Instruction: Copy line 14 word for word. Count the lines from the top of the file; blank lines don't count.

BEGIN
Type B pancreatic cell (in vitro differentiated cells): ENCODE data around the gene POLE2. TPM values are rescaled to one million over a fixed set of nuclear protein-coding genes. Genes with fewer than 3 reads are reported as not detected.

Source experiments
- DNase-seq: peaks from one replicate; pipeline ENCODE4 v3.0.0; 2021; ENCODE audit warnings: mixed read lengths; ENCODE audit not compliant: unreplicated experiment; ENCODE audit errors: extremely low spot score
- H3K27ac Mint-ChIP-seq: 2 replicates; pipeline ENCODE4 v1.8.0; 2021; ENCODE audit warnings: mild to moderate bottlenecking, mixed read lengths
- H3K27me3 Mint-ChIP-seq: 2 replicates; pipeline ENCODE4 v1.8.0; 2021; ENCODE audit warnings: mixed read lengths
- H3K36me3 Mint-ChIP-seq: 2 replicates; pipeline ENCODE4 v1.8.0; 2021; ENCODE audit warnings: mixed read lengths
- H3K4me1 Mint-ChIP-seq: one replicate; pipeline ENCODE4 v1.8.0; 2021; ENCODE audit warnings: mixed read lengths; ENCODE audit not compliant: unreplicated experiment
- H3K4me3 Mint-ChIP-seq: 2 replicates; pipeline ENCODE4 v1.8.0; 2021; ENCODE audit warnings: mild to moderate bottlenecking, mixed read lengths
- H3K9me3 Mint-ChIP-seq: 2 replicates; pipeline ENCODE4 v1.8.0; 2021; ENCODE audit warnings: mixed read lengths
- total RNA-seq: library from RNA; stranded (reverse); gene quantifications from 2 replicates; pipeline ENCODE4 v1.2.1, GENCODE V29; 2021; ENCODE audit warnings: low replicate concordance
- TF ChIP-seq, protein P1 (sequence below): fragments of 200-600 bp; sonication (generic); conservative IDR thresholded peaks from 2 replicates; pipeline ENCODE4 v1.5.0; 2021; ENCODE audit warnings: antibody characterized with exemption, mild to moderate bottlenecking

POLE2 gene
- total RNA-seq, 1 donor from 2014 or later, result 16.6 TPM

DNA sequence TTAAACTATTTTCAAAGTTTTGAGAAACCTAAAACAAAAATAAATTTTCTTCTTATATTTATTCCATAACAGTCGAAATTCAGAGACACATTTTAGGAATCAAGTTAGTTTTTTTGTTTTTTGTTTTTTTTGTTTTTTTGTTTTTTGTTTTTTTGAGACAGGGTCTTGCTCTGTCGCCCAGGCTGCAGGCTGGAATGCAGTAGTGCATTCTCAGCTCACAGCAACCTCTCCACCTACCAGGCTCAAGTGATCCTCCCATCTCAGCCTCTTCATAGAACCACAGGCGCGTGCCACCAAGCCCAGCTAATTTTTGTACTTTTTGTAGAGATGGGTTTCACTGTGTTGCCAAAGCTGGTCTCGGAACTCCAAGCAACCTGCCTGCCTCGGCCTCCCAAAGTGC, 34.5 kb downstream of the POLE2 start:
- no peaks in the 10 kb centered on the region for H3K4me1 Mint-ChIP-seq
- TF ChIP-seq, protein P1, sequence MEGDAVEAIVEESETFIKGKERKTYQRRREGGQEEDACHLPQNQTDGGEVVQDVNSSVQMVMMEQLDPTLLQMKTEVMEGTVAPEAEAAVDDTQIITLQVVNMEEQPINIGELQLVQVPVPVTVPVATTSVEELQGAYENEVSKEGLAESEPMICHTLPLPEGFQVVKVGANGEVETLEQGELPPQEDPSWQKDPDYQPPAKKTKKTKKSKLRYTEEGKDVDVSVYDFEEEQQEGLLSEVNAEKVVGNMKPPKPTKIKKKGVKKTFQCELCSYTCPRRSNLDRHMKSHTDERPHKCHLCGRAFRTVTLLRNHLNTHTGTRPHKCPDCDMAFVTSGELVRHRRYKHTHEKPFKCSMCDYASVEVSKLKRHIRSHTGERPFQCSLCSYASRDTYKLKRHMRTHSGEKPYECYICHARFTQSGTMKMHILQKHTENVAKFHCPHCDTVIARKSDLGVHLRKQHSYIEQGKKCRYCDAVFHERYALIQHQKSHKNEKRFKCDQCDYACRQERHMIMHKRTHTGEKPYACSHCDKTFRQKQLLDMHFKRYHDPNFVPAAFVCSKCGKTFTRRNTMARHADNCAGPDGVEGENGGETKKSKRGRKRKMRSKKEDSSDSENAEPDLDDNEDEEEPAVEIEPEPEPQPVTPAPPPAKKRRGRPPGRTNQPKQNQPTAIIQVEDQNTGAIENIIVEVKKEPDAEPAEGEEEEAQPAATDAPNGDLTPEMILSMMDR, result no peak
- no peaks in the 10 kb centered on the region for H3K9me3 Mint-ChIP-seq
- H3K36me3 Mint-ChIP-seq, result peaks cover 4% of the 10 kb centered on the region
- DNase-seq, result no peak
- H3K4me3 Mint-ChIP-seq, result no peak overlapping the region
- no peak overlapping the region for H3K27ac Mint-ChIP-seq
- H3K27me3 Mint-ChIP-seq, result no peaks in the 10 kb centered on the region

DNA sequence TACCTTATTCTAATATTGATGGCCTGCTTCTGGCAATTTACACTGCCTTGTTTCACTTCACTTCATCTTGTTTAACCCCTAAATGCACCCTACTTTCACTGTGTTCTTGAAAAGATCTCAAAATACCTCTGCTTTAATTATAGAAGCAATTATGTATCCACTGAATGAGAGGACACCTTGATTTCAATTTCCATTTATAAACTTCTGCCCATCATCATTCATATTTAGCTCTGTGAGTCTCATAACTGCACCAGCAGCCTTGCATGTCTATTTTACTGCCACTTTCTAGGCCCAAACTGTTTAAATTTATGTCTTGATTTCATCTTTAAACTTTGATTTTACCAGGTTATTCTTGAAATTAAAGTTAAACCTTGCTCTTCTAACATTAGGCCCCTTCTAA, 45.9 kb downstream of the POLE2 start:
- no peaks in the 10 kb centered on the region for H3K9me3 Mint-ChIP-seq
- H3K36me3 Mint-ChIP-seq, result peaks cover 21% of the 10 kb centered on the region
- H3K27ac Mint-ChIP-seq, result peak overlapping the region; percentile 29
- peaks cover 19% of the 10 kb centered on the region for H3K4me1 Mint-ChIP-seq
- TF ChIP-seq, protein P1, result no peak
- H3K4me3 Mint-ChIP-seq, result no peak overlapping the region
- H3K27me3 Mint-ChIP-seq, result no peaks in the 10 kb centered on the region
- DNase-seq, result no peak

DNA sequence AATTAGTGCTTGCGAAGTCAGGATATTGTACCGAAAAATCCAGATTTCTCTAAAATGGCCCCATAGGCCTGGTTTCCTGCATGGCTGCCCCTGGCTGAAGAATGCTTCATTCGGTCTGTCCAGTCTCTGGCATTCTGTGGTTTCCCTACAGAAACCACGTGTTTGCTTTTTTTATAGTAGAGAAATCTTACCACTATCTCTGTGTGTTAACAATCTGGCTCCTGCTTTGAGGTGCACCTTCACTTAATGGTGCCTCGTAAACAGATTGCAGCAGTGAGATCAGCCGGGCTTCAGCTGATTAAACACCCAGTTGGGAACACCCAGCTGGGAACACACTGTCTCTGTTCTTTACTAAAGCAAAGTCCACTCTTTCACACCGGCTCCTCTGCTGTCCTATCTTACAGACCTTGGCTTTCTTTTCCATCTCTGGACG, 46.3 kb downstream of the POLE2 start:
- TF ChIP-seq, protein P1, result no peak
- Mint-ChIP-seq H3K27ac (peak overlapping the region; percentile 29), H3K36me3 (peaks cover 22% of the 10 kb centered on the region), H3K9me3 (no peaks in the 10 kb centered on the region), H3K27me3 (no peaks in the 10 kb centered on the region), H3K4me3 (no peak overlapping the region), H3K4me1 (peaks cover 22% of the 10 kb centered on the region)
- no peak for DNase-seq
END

DNA sequence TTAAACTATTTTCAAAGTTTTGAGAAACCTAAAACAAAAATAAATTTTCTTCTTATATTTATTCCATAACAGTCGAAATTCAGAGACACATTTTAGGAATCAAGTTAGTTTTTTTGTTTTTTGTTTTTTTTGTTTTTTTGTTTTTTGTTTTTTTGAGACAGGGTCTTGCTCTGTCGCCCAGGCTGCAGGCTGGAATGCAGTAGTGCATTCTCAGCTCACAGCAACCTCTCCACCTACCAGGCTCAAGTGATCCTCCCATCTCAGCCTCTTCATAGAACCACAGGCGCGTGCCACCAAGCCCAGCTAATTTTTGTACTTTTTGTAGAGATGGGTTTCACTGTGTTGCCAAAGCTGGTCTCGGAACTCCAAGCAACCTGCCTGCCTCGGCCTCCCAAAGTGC, 34.5 kb downstream of the POLE2 start: